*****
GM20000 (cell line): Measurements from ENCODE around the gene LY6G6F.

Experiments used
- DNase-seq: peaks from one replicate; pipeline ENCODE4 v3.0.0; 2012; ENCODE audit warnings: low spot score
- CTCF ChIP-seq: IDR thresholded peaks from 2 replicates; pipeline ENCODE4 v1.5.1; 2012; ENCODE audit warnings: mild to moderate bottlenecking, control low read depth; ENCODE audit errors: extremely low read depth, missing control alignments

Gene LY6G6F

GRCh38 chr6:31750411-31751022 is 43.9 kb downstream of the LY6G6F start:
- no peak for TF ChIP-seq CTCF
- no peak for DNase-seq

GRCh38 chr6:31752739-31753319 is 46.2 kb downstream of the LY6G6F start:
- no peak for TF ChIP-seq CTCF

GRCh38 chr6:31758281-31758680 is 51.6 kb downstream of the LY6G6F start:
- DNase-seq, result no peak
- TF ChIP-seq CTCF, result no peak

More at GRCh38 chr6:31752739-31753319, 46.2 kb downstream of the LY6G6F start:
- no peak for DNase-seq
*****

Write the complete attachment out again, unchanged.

GM20000 (cell line): Measurements from ENCODE around the gene LY6G6F.

Experiments used
- DNase-seq: peaks from one replicate; pipeline ENCODE4 v3.0.0; 2012; ENCODE audit warnings: low spot score
- CTCF ChIP-seq: IDR thresholded peaks from 2 replicates; pipeline ENCODE4 v1.5.1; 2012; ENCODE audit warnings: mild to moderate bottlenecking, control low read depth; ENCODE audit errors: extremely low read depth, missing control alignments

Gene LY6G6F

GRCh38 chr6:31750411-31751022 is 43.9 kb downstream of the LY6G6F start:
- no peak for TF ChIP-seq CTCF
- no peak for DNase-seq

GRCh38 chr6:31752739-31753319 is 46.2 kb downstream of the LY6G6F start:
- no peak for TF ChIP-seq CTCF

GRCh38 chr6:31758281-31758680 is 51.6 kb downstream of the LY6G6F start:
- DNase-seq, result no peak
- TF ChIP-seq CTCF, result no peak

More at GRCh38 chr6:31752739-31753319, 46.2 kb downstream of the LY6G6F start:
- no peak for DNase-seq